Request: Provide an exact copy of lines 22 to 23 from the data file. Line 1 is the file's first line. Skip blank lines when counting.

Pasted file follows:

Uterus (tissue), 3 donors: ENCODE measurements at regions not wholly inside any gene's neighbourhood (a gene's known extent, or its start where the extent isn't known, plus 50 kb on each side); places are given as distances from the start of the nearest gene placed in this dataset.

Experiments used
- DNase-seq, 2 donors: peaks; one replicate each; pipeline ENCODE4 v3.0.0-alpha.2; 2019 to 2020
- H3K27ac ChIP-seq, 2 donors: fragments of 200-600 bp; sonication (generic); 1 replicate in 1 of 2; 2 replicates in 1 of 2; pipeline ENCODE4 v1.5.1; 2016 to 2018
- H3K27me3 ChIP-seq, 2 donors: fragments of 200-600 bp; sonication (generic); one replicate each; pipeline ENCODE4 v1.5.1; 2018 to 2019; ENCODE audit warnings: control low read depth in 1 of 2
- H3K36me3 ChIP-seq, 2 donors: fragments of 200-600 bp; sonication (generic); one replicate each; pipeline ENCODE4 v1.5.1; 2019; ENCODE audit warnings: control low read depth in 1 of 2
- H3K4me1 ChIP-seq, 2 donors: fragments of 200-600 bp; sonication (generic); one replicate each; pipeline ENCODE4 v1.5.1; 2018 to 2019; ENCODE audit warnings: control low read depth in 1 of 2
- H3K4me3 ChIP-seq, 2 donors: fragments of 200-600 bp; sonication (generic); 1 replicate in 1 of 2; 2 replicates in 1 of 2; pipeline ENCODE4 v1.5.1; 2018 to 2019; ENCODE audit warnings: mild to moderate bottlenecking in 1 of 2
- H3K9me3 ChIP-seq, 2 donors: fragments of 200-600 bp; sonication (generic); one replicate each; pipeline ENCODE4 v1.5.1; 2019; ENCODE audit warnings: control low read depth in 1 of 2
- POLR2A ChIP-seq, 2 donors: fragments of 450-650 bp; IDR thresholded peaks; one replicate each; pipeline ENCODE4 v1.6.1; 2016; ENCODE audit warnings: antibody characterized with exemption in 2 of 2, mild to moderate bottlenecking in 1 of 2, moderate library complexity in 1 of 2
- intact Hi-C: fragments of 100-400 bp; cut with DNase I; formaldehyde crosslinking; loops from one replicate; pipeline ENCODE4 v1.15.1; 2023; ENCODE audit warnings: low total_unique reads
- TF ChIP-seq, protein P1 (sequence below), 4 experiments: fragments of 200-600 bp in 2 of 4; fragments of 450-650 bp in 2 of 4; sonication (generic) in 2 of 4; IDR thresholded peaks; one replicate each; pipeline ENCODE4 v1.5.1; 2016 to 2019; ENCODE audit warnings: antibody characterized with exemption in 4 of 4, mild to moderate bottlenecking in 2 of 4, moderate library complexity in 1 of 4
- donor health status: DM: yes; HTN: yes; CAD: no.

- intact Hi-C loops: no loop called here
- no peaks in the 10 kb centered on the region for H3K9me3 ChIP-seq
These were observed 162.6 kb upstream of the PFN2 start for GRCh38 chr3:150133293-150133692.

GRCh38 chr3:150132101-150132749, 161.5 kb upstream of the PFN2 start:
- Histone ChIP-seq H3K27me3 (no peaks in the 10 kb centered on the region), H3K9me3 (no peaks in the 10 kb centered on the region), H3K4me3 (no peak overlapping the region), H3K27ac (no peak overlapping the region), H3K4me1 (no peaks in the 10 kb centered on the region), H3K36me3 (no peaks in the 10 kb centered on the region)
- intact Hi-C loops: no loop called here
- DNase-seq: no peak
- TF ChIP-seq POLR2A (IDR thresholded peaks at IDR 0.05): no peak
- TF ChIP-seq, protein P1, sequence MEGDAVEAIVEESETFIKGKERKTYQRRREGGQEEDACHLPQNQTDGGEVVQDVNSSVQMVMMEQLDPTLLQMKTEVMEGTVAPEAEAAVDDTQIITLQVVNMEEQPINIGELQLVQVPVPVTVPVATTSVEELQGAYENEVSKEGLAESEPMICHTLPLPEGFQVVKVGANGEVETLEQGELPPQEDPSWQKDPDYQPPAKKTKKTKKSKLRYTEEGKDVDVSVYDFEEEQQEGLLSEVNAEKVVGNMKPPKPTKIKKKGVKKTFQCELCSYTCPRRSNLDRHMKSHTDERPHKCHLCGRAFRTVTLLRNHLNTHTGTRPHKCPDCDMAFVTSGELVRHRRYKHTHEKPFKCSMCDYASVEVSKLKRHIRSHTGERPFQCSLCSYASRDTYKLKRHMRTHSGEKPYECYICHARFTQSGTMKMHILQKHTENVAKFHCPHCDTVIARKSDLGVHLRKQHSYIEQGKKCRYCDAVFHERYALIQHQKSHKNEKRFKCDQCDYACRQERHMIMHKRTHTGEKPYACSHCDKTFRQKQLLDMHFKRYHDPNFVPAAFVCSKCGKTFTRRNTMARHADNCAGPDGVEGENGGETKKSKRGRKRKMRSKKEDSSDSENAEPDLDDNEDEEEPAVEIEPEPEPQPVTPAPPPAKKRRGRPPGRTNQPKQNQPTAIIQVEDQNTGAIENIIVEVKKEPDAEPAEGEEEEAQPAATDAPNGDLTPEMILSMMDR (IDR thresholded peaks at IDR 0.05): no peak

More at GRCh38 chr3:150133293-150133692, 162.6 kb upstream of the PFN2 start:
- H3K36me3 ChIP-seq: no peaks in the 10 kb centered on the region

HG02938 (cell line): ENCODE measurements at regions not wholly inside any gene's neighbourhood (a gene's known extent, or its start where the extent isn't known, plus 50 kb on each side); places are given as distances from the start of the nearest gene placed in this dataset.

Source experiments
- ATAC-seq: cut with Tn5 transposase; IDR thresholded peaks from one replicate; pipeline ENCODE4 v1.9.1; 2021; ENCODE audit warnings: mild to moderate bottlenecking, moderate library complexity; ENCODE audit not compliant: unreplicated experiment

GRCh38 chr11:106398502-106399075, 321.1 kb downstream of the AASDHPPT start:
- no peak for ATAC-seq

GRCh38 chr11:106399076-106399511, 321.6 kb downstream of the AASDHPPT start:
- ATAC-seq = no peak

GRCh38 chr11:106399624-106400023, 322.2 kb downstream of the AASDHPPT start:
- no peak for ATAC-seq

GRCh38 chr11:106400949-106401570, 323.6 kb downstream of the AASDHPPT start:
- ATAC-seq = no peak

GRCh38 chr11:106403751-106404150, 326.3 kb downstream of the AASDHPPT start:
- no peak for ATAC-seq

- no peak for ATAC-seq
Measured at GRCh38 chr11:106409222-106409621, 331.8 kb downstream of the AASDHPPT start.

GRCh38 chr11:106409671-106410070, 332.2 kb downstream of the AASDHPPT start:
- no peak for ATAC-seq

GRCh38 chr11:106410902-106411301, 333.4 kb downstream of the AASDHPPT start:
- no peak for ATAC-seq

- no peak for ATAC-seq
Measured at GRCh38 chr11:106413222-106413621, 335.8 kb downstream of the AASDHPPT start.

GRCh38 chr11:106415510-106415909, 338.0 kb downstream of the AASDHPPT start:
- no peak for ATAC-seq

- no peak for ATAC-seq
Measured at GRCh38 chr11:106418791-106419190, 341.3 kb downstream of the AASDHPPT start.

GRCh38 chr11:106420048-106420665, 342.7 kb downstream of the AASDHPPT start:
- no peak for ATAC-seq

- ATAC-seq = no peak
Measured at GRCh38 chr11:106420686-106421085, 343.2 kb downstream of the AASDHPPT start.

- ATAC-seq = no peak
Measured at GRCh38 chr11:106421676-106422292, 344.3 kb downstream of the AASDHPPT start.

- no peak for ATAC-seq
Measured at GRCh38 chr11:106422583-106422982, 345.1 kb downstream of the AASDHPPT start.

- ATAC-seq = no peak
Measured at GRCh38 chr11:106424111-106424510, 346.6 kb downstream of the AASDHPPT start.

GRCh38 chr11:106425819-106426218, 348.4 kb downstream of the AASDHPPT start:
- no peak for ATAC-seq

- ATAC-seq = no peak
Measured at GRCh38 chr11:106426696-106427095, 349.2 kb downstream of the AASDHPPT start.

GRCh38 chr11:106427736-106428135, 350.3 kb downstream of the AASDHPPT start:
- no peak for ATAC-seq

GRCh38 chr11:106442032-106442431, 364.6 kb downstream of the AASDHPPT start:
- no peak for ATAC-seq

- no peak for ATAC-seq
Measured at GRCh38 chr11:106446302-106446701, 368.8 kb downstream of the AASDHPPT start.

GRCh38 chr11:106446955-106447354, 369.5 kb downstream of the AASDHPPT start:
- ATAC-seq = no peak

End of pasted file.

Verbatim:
- TF ChIP-seq, protein P1, sequence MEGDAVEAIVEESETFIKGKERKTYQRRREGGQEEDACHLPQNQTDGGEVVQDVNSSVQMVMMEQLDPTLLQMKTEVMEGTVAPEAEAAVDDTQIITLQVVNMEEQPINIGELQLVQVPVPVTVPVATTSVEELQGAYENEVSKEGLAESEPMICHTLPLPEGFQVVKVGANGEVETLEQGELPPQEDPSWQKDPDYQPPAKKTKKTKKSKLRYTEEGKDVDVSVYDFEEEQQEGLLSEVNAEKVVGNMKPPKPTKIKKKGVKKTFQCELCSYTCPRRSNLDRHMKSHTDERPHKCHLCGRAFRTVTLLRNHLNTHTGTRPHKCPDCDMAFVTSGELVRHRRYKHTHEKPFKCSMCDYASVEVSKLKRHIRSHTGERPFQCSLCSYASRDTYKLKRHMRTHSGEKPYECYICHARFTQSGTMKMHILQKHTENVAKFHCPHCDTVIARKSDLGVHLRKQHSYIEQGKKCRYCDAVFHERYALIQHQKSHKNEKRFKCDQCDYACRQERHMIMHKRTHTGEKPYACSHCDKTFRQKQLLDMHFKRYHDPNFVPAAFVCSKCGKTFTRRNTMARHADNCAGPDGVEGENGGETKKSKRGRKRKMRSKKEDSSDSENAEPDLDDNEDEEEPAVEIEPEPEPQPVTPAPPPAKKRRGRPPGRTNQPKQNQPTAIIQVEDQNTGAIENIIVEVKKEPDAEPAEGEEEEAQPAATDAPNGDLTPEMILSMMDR (IDR thresholded peaks at IDR 0.05): no peak

More at GRCh38 chr3:150133293-150133692, 162.6 kb upstream of the PFN2 start: